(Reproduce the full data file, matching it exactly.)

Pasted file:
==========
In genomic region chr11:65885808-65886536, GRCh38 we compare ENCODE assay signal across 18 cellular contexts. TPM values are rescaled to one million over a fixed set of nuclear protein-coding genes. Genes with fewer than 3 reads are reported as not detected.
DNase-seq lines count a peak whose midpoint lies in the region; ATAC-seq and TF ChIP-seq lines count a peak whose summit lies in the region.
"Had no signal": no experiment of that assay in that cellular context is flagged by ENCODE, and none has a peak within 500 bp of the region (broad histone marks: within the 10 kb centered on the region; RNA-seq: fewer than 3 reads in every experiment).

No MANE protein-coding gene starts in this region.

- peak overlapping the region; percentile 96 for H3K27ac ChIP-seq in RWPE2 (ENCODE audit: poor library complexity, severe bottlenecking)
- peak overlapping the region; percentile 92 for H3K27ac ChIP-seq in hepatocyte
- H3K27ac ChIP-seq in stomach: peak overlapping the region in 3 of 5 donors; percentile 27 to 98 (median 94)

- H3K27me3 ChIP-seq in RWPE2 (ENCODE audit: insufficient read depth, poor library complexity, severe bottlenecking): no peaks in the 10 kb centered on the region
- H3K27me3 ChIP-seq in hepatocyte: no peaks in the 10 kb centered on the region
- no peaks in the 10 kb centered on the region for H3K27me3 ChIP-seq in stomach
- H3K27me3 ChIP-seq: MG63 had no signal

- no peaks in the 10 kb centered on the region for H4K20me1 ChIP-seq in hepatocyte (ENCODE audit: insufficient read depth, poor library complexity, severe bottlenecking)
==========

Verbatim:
In genomic region chr11:65885808-65886536, GRCh38 we compare ENCODE assay signal across 18 cellular contexts. TPM values are rescaled to one million over a fixed set of nuclear protein-coding genes. Genes with fewer than 3 reads are reported as not detected.
DNase-seq lines count a peak whose midpoint lies in the region; ATAC-seq and TF ChIP-seq lines count a peak whose summit lies in the region.
"Had no signal": no experiment of that assay in that cellular context is flagged by ENCODE, and none has a peak within 500 bp of the region (broad histone marks: within the 10 kb centered on the region; RNA-seq: fewer than 3 reads in every experiment).

No MANE protein-coding gene starts in this region.

- peak overlapping the region; percentile 96 for H3K27ac ChIP-seq in RWPE2 (ENCODE audit: poor library complexity, severe bottlenecking)
- peak overlapping the region; percentile 92 for H3K27ac ChIP-seq in hepatocyte
- H3K27ac ChIP-seq in stomach: peak overlapping the region in 3 of 5 donors; percentile 27 to 98 (median 94)

- H3K27me3 ChIP-seq in RWPE2 (ENCODE audit: insufficient read depth, poor library complexity, severe bottlenecking): no peaks in the 10 kb centered on the region
- H3K27me3 ChIP-seq in hepatocyte: no peaks in the 10 kb centered on the region
- no peaks in the 10 kb centered on the region for H3K27me3 ChIP-seq in stomach
- H3K27me3 ChIP-seq: MG63 had no signal

- no peaks in the 10 kb centered on the region for H4K20me1 ChIP-seq in hepatocyte (ENCODE audit: insufficient read depth, poor library complexity, severe bottlenecking)